The Free Exercise Clause that guarantees religious freedom is much weaker than most people realize. While freedom of speech, freedom of the press, freedom of assembly, and even the establishment clause are subject to highest "strict scrutiny" levels of protection, the free exercise of religion receives the lowest level of protection—the "rational basis test."

We've often used this space to discuss the Supreme Court's infamous decision in Employment Division v. Smith, the notorious 1990 "peyote case," but its sweeping impact on religious freedom has never been more pronounced. In Smith, the late Justice Antonin Scalia ruled against members of a Native American religious group that used peyote as part of their rituals and were denied state unemployment benefits as a result. Justice Scalia wrote that if all adherents accorded the right to free exercise of a wide range of religions, we would end up in chaos.

Scalia then eliminated the court's prior "strict scrutiny," or "compelling interest test," which was incidentally put into place as part of a ruling in  a case involving a Seventh-day Adventist who had been denied unemployment benefits because she had been terminated for keeping the Sabbath. Scalia reasoned that as long as a law applied to everyone equally and didn't single out religion, it was enforceable even if it adversely affected the way that someone practiced his or her religion.

In 1993, Congress nearly unanimously voted (97-3 in the U.S. Senate and agreed by voice vote in the House) to overturn Smith when it passed the Religious Freedom Restoration Act (RFRA) but the Supreme Court soon ruled in Boerne v. Flores that Congress had acted in excess of its powers by meddling with state laws, and RFRA was limited to actions of the federal government. Even so any free exercise of religion rights that Americans had at the state level were subject to the "rational basis test."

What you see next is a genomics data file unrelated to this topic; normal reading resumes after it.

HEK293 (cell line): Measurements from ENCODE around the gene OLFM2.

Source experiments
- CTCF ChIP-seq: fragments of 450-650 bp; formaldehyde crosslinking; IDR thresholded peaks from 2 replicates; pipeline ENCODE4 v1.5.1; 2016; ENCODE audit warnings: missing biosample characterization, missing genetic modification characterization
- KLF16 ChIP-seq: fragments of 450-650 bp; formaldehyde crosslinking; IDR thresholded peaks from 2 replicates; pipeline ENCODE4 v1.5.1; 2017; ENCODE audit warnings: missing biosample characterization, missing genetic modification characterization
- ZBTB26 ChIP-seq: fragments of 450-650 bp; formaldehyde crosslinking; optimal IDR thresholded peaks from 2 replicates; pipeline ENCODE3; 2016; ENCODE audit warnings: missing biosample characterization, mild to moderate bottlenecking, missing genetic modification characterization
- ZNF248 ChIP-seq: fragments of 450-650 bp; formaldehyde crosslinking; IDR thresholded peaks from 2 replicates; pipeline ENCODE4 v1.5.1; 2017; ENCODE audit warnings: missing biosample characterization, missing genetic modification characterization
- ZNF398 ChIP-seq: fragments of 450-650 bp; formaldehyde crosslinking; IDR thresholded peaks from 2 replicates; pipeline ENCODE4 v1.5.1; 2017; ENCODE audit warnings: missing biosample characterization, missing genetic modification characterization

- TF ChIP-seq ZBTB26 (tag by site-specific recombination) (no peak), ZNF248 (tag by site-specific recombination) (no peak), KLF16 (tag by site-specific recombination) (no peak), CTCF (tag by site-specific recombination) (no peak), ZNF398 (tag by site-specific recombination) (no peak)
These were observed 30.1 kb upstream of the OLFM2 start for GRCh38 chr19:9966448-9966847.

This year, the House of Representatives introduced H.R. 5, the Equality Act, which is designed to add sexual orientation and gender identity to the list of protected groups in addition to protections based on factors such as race, religion or national origin. While this may be an admirable goal there is no protection for those who might have religious objections to accommodations because H.R. 5 specifically includes language that RFRA may not be used as a defense.

Because of Smith, the free exercise of religion under the First Amendment is extremely weak, and without a major legal overhaul, free exercise rights could disappear altogether. There are some who believe that faith belongs within the walls of a church or between the ears of the faithful, but that faith must be set aside in the secular marketplace if it is a reason to avoid doing things that the law has a "rational basis" to require. In other words, if your faith requires you to act in violation of any "neutral, generally applicable law," there is no accommodation for you—no exceptions.

This isn't just about wedding cakes. It can impact holy day observance, religious garb requirements, travel requirements, or any number of other components of faith. The Smith case involved a religious minority—a group of Native Americans who used peyote as part of religious ritual—but it strikes against all who take their faith seriously.

In a recent article on the Oregon cake case, I briefly described one legal "workaround" known as a "hybrid-rights" approach which attempts to strengthen the free exercise of religion by attaching it to a right with more protection, such as free speech. But this approach itself is a tacit acknowledgment that free exercise of religion is gradually slipping away from the Bill of Rights.

Free exercise rights, which are only protected under Federal law via the Religious Freedom Restoration Act are hanging by an ever-weakening legislative thread and have no sure constitutional foundation. It is time for the Court to revisit Smith and ensure that free exercise of religion is once again supported as a primary right.

 

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